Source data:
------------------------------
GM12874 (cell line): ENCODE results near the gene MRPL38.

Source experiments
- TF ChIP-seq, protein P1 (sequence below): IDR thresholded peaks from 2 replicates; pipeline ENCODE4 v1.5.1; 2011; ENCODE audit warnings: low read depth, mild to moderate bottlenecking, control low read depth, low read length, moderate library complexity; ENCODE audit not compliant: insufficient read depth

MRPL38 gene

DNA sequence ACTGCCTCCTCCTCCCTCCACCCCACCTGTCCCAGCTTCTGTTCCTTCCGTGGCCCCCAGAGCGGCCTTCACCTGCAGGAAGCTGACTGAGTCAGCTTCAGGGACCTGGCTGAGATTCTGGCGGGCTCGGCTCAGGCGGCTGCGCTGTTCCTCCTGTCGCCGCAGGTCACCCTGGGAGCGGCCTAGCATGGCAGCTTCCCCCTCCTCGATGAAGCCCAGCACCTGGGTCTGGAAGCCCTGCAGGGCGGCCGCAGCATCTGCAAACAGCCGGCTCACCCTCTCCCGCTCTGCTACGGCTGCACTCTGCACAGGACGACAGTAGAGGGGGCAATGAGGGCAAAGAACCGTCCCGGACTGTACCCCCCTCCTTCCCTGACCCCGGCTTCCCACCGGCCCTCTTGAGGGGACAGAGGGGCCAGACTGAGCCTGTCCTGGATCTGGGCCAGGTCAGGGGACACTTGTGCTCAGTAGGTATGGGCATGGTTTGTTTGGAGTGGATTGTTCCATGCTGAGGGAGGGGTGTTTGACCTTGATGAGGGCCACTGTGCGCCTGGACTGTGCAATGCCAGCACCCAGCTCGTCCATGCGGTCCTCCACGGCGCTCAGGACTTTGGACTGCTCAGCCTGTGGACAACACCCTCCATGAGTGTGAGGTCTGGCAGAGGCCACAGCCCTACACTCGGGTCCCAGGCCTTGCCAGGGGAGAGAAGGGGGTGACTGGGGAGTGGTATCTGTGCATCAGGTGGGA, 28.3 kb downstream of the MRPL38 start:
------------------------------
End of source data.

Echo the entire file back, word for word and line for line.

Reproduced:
GM12874 (cell line): ENCODE results near the gene MRPL38.

Source experiments
- TF ChIP-seq, protein P1 (sequence below): IDR thresholded peaks from 2 replicates; pipeline ENCODE4 v1.5.1; 2011; ENCODE audit warnings: low read depth, mild to moderate bottlenecking, control low read depth, low read length, moderate library complexity; ENCODE audit not compliant: insufficient read depth

MRPL38 gene

DNA sequence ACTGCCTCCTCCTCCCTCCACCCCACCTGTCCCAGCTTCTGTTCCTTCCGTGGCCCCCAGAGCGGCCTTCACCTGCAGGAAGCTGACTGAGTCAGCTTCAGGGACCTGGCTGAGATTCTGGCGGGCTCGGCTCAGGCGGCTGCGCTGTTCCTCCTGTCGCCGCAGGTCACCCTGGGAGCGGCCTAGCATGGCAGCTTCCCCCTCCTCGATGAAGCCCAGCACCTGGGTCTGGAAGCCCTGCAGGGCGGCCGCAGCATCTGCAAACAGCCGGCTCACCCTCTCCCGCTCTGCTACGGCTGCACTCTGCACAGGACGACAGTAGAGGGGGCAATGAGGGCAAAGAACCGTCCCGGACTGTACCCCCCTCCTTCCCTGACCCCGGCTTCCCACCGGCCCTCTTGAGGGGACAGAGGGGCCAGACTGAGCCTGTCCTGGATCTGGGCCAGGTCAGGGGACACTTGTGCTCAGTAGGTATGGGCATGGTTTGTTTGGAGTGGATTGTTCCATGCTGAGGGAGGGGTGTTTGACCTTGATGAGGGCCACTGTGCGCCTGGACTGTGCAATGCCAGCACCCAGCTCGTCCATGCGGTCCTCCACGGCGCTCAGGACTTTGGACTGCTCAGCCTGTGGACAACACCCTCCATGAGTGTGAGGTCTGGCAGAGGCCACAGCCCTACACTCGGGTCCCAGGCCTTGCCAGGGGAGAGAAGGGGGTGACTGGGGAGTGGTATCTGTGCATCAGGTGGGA, 28.3 kb downstream of the MRPL38 start: